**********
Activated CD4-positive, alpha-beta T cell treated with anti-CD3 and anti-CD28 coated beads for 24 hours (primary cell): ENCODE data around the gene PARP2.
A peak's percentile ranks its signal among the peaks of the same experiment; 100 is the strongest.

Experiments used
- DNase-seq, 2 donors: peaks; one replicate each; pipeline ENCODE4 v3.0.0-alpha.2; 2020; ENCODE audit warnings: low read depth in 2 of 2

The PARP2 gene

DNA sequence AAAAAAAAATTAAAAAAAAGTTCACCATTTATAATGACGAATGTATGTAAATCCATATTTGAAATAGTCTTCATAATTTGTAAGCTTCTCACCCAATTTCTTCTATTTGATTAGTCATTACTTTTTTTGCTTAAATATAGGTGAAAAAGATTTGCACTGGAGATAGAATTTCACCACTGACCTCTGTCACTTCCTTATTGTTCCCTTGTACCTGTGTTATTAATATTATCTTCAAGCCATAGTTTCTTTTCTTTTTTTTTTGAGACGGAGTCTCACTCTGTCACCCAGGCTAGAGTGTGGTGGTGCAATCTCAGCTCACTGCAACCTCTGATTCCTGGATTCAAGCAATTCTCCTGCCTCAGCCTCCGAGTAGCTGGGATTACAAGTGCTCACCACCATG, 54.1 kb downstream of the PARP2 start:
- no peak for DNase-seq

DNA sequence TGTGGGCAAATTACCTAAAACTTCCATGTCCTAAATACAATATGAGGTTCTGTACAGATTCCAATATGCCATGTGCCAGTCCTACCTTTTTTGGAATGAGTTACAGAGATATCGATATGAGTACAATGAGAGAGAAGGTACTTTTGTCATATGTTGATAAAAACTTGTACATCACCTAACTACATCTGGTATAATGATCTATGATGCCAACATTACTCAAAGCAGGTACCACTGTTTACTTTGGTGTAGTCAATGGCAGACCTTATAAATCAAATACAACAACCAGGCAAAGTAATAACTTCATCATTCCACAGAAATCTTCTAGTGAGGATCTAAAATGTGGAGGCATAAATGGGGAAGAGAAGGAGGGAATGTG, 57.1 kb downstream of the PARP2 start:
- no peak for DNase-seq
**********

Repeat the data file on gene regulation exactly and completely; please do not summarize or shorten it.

Activated CD4-positive, alpha-beta T cell treated with anti-CD3 and anti-CD28 coated beads for 24 hours (primary cell): ENCODE data around the gene PARP2.
A peak's percentile ranks its signal among the peaks of the same experiment; 100 is the strongest.

Experiments used
- DNase-seq, 2 donors: peaks; one replicate each; pipeline ENCODE4 v3.0.0-alpha.2; 2020; ENCODE audit warnings: low read depth in 2 of 2

The PARP2 gene

DNA sequence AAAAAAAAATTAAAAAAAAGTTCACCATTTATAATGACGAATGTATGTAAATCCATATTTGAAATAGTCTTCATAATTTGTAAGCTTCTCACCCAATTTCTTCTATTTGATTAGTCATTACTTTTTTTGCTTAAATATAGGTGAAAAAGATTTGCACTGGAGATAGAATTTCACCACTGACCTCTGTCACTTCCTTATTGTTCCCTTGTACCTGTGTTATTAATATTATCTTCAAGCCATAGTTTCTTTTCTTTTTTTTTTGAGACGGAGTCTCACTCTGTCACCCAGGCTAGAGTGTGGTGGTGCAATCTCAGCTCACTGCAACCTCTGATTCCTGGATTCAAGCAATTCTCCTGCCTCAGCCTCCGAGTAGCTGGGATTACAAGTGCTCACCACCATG, 54.1 kb downstream of the PARP2 start:
- no peak for DNase-seq

DNA sequence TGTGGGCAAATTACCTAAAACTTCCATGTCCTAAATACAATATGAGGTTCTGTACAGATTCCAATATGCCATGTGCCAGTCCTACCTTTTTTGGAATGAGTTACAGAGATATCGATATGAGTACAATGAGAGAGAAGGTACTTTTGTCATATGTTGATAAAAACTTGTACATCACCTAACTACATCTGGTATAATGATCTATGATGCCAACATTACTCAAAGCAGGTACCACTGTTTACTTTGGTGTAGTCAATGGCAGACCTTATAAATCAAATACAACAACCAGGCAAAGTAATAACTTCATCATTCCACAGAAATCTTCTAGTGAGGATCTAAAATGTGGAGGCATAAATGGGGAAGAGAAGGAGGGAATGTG, 57.1 kb downstream of the PARP2 start:
- no peak for DNase-seq